Sir Ben also talked about the low points of Mr. Méliès' life he had to re-create for "Hugo".

"Those moments where -- you have to understand -- almost everything was taken from [Méliès] -- it was taken from me, too.  I felt it.  In life I could feel the bottomless pit of loss.  I couldn't sentimentalize Méliès."

Indeed, Mr. Kingsley's Méliès is bitter, fearful, isolated and humbled into a self-imposed silence, yet Mr. Scorsese makes sure that in "Hugo" he is exalted in a moving five-minute sequence that forms the film's climax.  Mr. Méliès receives a rejuvenation and reconnection to the continuum of cinema, one that is fused by the youthful energy and determination of the title character.

Mr. Kingsley, who won the Academy Award for Best Actor in 1983 for playing the title role in "Gandhi", termed Mr. Scorsese's passion for films as "infectious". 

"It's a joy to see him light up when he talks about movies.  He adores them.  There are so many films inside his film ("Hugo") that will appear in this life affirmation," Mr. Kingsley intones, as if promising a spectacle worthy of big top circus wonderment.

Mr. Kingsley's career has been a kind of wonderment in itself.  Besides "Gandhi" he has a plethora of other notable and memorable performances to his name.  In 1992 Mr. Kingsley garnered an Oscar nod for his work as Mob boss Meyer Lansky in Warren Beatty's "Bugsy".  A year later he won acclaim in "Schindler's List".  He electrified in Jonathan Glazer's stylish and elegant film "Sexy Beast" in 2001 as maniacal gangster Don Logan, receiving an Oscar nomination the following year.  In 2004 Ben Kingsley received his fourth Oscar nomination, for his role as Iranian immigrant Behrani in Vadim Perelman's drama "House Of Sand And Fog". 

Since then Mr. Kingsley's film career has expanded, mainly in supporting character roles.  Like any seasoned actor he has sometimes appeared in films that weren't great ("The Love Guru") or smaller independent films few saw ("Transsiberian", "Elegy", "You Kill Me".)  His pedigree however, is consistency, and his performances have been indelible.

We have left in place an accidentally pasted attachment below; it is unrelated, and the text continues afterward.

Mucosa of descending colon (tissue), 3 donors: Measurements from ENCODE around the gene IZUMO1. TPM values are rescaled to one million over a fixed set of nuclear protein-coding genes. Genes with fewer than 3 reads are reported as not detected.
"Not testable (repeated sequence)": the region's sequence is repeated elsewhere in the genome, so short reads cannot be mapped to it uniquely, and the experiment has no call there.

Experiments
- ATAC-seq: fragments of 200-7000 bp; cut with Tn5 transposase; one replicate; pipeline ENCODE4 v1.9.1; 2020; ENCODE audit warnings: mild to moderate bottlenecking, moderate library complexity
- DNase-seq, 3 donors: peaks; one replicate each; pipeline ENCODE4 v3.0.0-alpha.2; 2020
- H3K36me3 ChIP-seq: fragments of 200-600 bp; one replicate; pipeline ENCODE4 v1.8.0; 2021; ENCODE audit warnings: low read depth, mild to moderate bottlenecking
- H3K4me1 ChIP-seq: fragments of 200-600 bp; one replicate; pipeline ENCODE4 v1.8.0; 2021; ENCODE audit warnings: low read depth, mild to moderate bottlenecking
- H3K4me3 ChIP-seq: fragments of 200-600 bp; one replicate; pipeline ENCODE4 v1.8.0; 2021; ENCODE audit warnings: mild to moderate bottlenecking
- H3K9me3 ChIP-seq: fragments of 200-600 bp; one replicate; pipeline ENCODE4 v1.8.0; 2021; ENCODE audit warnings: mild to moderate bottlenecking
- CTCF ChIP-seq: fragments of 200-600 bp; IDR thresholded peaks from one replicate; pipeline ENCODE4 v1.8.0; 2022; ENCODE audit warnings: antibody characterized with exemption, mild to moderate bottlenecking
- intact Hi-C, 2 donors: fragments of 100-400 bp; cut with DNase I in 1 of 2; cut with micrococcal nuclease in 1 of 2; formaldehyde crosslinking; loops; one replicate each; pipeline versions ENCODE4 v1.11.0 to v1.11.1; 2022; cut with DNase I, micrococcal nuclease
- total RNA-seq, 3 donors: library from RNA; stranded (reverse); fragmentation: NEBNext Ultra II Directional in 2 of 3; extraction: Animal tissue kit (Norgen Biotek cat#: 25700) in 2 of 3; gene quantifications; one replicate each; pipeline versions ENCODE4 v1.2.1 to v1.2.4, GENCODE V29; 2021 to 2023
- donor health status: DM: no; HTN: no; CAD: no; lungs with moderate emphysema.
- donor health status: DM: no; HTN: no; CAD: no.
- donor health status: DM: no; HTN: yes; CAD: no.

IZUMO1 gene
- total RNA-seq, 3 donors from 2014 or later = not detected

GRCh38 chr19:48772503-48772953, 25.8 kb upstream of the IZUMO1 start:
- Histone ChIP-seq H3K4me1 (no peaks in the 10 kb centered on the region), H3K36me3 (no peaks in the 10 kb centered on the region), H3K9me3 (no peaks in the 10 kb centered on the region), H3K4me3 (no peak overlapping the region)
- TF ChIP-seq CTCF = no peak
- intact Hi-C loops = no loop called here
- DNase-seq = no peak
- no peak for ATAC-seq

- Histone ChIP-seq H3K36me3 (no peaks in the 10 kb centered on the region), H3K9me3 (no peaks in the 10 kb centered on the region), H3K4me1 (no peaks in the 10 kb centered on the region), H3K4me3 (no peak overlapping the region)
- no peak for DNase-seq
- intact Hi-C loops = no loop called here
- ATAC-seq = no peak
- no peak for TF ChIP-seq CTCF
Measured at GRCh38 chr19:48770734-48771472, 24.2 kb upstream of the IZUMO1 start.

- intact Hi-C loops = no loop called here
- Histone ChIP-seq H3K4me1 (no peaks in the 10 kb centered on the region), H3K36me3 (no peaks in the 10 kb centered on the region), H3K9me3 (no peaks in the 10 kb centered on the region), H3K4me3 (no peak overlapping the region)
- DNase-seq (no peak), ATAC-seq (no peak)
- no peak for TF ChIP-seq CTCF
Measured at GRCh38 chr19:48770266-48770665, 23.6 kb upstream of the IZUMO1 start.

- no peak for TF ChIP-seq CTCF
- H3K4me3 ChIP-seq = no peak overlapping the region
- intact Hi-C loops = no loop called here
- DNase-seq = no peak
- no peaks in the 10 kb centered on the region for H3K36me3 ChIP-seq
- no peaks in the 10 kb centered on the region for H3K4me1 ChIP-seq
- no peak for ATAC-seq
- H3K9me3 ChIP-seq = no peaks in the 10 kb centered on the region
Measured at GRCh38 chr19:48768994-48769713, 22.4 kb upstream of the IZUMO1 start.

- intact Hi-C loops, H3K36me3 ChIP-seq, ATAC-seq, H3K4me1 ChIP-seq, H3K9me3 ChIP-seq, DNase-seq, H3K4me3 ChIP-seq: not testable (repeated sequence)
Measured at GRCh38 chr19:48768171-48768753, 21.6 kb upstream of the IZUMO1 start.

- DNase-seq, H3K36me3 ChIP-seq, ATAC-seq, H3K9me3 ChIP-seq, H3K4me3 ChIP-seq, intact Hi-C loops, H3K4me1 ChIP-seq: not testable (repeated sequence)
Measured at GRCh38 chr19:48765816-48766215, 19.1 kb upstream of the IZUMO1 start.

Mr. Kingsley was knighted in 2001 and had been criticized in some quarters for wanting to be called "Sir".  Over the years reports have suggested that he's changed that much-reported stance, and in the U.S. at least, films with the actor's name do not contain the knighted title that precedes it.

Sir Ben Kingsley had a brief career on stage in the early 1970s and some television and film roles before moving on full-time to television and movies.  He revealed that he is in talks to return to the stage to play William Shakespeare in a play he is producing.  "I would love to do this," he says, with relish.  Nothing has been set in stone as of December, but Mr. Kingsley, who was born on New Year's Eve, said he'd "look forward to doing it."

Time was short, and Mr. Kingsley was asked to recall a moment or event from a film he was in that was most memorable to him. 

"Let me tell you about something from 'House Of Sand And Fog'.  I was in Los Angeles.  (He mentions The Grove, a farmer's market.)  "An Iranian family was shopping there -- and the son in the family came over to me and said, "did you know about my dad?  How did you know?" 

There is a pause on the other end of the telephone.

"And I found that deeply moving."

Did Mr. Kingsley plan on writing his memoirs any time soon?

"No.  I think I'll leave that -- anything that is said about me -- for my son to write."

"Hugo" is now in theaters across the U.S. and Canada.